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Charles Colbert, marquis de Croissy


Charles Colbert, marquis de Croissy

Charles Colbert, marquis de Croissy.

Charles Colbert, marquis de Croissy (1625 – July 28, 1696) was a French statesman and diplomat.


Colbert was born in Reims. Like his elder brother Jean-Baptiste Colbert, began his career in the office of the minister of war Le Tellier.

In 1656 he bought a counsellorship at the parlement of Germany and Italy (1659–1661). In 1662 he became marquis de Croissy and président à mortier of the parlement of Metz.

After various intendancies, at Soissons (1665), at Amiens (1666), and at Paris (1667), he turned to diplomacy for good. In 1668, he represented France at the conference of Aix-la-Chapelle; and in August of the same year was sent as ambassador to the Court of St. James in London, where he was to negotiate the definite Treaty of Dover with Charles II of England, (1630-1685). He arranged the interview at Dover on the English Channel between King Charles and his sister Henrietta of Orléans, gained the King's personal favor by finding a mistress for him, Louise de Kéroualle, maid of honour to Madame, and persuaded him to declare the Third Anglo-Dutch War against the Dutch Republic.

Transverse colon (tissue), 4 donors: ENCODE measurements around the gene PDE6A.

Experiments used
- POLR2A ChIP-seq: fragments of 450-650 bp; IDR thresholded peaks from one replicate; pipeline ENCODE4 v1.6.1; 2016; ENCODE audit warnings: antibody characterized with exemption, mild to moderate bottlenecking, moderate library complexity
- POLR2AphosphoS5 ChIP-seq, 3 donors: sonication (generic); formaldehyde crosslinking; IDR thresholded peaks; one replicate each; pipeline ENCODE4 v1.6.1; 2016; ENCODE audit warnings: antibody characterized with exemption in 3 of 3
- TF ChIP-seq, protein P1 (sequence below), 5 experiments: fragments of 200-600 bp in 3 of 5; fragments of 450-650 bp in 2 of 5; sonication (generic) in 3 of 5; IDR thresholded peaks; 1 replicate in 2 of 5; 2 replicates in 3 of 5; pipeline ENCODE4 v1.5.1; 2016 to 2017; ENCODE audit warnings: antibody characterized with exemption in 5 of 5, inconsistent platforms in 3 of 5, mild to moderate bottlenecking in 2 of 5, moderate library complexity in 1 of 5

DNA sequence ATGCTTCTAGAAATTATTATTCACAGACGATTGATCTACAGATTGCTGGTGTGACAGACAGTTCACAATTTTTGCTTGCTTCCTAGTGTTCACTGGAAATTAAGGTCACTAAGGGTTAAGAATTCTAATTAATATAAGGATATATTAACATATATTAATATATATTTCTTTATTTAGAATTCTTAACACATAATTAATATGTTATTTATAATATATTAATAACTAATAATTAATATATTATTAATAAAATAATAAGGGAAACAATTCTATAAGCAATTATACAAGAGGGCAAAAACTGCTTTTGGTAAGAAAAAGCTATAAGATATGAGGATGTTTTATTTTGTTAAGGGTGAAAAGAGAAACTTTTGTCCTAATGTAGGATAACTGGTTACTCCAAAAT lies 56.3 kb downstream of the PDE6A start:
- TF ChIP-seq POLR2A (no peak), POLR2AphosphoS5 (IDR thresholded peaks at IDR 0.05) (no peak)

The negotiation of the Treaty of Nijmwegen (1676–1678) still further increased his reputation as a diplomat and King Louis XIV, (1638-1715), made him secretary of state for foreign affairs for France after the disgrace of Arnauld de Pomponne, brought about by his brother in 1679. He at once assumed the entire direction of French royal diplomacy. Foreign ambassadors were no longer received and diplomatic instructions were no longer given by other secretaries of state. It was he, not de Louvois, who formed the idea of annexation during a time of peace, by means of the chambers of reunion. He had outlined this plan as early as 1658 with regard to Alsace. His policy at first was to retain the territory annexed by the chambers of reunion without declaring war, and for this purpose he signed treaties of alliance with

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